How much time do you think the average person in your organization spends talking about past events? How many hours in a week do you find yourself in meetings where you are rehashing past events, and no one walks out of the meeting with any action plans on how to learn from the past and work more efficiently in the future? If you have been in any meetings like this, then you know exactly what I am talking about. These meetings can zap the energy right out of you. When I walk out of a meeting like that, where I feel like the last hour (or worse, 2 hours) was unproductive, it really gets me frustrated. There is value in reviewing the details of an event to determine what went well, what did not go well, and where we can improve.
In some of the organizations I have worked for in the past, we call those retrospects. Some call them post mortems, but that sounds a bit too negative to me. The purpose of retrospect is to come out of the meeting with an action plan for improvement. Retrospect meetings add value, whereas a meeting to review a list of problems or events with no one accountable for action when the meeting ends, does not add value. The next time you are in a meeting like this, add up (in your head) the cost of the meeting. Think about how many dollars in salaries are sitting around the table, how many hours of lost productivity, and the intangible cost that is generated from low morale. As a leader, we should not allow this type of behavior to go on. We should work to bring a change in the way people are thinking.
One of the facts of business life is that the higher you climb on the proverbial ladder, the less time you spend hands on problem solving and the more time you spend in meetings discussing the problems (and hopefully solutions). Somewhere along this journey we can start to confuse meetings with getting work done. This came to light for me when my prior CEO challenged her direct reports with this thinking; she was new to the organization, and in her first 2 weeks, she perused our calendars and saw how many hours each day we were all spending in meetings. She made this declarative statement to us all, “Either this organization gets work done in meetings or the organization is not getting any work done.” In which we all replied that very little work gets done in meetings and we all scramble for time between meetings to actually “get things done.”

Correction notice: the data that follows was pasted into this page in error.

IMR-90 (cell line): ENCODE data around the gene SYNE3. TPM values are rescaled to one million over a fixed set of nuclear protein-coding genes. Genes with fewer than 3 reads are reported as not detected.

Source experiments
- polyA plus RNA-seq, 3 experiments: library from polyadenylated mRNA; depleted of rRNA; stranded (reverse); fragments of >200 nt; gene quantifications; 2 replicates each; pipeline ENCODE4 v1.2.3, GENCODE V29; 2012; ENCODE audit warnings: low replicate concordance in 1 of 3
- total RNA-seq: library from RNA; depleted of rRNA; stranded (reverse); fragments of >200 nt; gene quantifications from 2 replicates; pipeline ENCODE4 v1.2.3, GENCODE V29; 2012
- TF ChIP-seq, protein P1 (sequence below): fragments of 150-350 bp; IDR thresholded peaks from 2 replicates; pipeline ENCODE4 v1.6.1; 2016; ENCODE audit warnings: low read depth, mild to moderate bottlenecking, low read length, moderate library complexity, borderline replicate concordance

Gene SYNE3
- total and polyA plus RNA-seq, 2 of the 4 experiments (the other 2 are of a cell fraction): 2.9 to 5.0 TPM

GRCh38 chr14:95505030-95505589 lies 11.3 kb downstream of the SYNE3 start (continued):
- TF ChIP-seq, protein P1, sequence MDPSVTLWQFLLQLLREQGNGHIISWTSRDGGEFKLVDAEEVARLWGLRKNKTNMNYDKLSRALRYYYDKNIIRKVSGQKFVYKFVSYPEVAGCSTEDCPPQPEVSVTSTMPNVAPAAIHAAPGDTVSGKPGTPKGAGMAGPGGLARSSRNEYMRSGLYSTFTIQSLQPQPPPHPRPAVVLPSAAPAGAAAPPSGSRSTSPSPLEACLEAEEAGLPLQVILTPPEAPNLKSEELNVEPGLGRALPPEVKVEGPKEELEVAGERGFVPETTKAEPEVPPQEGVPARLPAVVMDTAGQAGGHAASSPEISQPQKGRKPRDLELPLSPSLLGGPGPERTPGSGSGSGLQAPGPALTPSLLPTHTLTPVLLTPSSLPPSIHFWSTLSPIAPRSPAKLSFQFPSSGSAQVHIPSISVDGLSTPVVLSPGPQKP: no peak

That being the case, she started us all on a journey to reduce the total number of meetings, making the needed meetings more productive, and to ensure that each meeting had an objective. David Grady did a TEDTalk called ‘How to save the world (or at least yourself) from bad meetings,’ in which he used humor to remind us that right next to the Accept button in our email calendar system is the Decline button. We do not have to automatically accept every meeting sent to us. Furthermore, we should never accept a meeting invite where there is no agenda attached. Grady is quoted as saying “An epidemic of bad, inefficient, overcrowded meetings is plaguing the world’s businesses — and making workers miserable.” I concur.
This leads me back to my original questions: how much time are we spending in meetings rehashing the past with no focus on improving the future, and as a leader, how do we bring about a change in this behavior? I have a few suggestions that I think could have a radical impact on the organizations we work for and on our personal work day experiences.
- If the meeting objective is not clear from the start, ask the clarifying question: “So that I may help you achieve your goal, what is the objective of this meeting?”
- Be a barometer during the meeting; if the facilitator is not keeping the meeting on target to meet the objective, politely remind the attendees of the meeting objective and guide the conversation back.
- Do not zone out. Zoning out in the meeting only enables the behavior to continue. Stay present (no matter how painful).
- Lastly, every meeting you facilitate should be a model of how meetings should be run. Always clearly explain the purpose of the meeting in the invite, attach an agenda, start on time and end on time.
It is much easier to just grumble about how out of control our day was and how much time we spent running from meeting to meeting. However, as a leader, I am accountable for adding value to the organization. Sometimes that means challenging the value of a meeting or even declining to attend. One of the most profound things Grady says in his talk is actually a perfect thought to end this post with.
“People just might start to change their behavior just because you changed yours.” – David Grady, Information Security Manager